All Quiet on the Western Front Paper - Amelia Frey Hist 222 Erich Maria Remarques 1929 novel All Quiet on the Western Front serves as a filter to the

All Quiet on the Western Front Paper - Amelia Frey Hist 222...

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Amelia Frey Hist. 22211/30/07Erich Maria Remarque’s 1929 novel All Quiet on the Western Frontserves as a filter to the world he wanted so badly to forget, to the time in his life when he lost all innocence, when his childhood was stolen from him as a young soldier during World War I. As a member of the ‘lost generation,’ Remarque captured his anti-war sentiments and the heartbreaking loss of innocence in his classic novel, which he reiterates when admitting that through the story of Paul Bäumer and his fellow soldiers, he will “try simply to tell of a generation of men who, even though they may have escaped shells, were destroyed by the war.”1Through many examples, he criticizes the emerging modern world and the traditions, technology, and common sentiments that define the era, showing that modern warfare has created inhumane and brutal animals out of an inherently diplomatic populace.Remarque’s first criticism comes from the scene depicted in chapter six of the novel, when Paul reflects on the transformation of his company:11Erich Maria Remarque. All Quiet on the Western Front (New York: Random House, 1929), preface.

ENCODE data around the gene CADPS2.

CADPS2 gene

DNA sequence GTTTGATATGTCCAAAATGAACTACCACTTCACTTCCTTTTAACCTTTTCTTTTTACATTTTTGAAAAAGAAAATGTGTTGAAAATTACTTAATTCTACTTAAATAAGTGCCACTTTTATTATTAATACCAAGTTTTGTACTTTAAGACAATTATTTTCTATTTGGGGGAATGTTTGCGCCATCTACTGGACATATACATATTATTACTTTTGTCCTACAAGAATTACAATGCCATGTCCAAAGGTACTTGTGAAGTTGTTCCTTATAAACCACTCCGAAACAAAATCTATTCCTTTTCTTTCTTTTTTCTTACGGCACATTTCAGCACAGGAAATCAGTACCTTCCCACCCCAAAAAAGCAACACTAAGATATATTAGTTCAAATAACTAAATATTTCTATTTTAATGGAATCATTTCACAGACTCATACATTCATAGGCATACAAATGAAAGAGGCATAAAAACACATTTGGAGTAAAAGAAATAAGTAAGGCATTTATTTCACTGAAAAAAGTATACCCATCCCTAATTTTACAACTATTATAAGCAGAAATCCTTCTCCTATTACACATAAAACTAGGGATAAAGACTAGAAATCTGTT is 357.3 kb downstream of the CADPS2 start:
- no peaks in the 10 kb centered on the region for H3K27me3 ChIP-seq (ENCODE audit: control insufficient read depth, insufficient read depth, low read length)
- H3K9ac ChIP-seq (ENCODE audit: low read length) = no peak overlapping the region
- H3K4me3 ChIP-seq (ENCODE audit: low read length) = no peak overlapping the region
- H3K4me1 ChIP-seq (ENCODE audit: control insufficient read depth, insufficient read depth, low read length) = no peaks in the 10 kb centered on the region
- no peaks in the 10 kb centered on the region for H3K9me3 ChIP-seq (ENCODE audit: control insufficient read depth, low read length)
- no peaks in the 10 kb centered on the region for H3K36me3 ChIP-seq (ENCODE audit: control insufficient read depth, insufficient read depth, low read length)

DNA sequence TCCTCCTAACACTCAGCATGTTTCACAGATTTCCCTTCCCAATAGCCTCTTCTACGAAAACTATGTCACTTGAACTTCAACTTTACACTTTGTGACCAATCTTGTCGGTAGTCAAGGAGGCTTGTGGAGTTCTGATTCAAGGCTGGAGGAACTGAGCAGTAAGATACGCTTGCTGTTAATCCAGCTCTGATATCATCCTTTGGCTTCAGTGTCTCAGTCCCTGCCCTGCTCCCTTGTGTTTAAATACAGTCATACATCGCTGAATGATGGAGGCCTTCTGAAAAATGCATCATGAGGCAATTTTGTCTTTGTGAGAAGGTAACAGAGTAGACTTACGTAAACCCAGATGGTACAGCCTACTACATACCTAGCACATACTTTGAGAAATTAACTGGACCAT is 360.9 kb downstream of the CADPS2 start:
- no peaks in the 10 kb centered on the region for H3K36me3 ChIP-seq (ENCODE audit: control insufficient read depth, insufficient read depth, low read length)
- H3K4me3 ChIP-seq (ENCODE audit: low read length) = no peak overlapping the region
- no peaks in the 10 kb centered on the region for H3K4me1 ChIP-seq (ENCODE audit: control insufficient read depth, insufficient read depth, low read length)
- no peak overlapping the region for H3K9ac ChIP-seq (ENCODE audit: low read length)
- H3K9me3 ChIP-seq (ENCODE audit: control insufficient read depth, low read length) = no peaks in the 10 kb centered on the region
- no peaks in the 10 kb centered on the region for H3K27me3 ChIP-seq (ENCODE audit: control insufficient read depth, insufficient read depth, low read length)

We have become wild beasts. We do not fight, we defend ourselves against annihilation. It is not against men that we fling our bombs, what do we know of men in this moment when Death is hunting us down—now, for the first time in three days we can see his face, now for the first time in three days we can oppose him; we feel a mad anger. No longer do we lie helpless, waiting on the scaffold, we can destroy and kill, to save ourselves, to save ourselves and to be revenged.2Through this glorious reflection, Remarque points out the inhumanity of war. The personification of Death offers a glimpse into the minds of the characters who are trying to hold on to the last bits of hope they have in the face of imminent destruction and catastrophe. The soldier’s defense of their actions comes through their denying the physical humanity of the enemy—if they are not fighting other young soldiers, with crushed hopes and dreams of the future, their actions as small players in a larger game become somewhat justified. While reminiscing about his childhood, Paul refers to it as “a vast inapprehensible melancholy. . . . The

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